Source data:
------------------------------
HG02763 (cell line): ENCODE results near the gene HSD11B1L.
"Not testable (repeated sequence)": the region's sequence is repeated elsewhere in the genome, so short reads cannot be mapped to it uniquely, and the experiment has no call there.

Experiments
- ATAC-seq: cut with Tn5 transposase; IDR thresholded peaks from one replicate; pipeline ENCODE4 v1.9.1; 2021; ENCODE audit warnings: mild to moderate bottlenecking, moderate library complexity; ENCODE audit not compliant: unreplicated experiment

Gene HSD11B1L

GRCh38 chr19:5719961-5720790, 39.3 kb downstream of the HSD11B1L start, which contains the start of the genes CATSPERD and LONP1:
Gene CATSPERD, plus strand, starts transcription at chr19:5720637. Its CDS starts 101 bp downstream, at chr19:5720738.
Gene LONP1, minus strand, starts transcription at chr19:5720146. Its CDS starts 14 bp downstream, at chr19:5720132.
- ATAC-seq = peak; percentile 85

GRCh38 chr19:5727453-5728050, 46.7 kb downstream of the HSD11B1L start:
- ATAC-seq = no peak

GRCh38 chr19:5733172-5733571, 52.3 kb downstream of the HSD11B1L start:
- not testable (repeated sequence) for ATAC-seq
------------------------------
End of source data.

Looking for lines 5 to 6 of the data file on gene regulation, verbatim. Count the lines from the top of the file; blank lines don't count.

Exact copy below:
Gene HSD11B1L

GRCh38 chr19:5719961-5720790, 39.3 kb downstream of the HSD11B1L start, which contains the start of the genes CATSPERD and LONP1: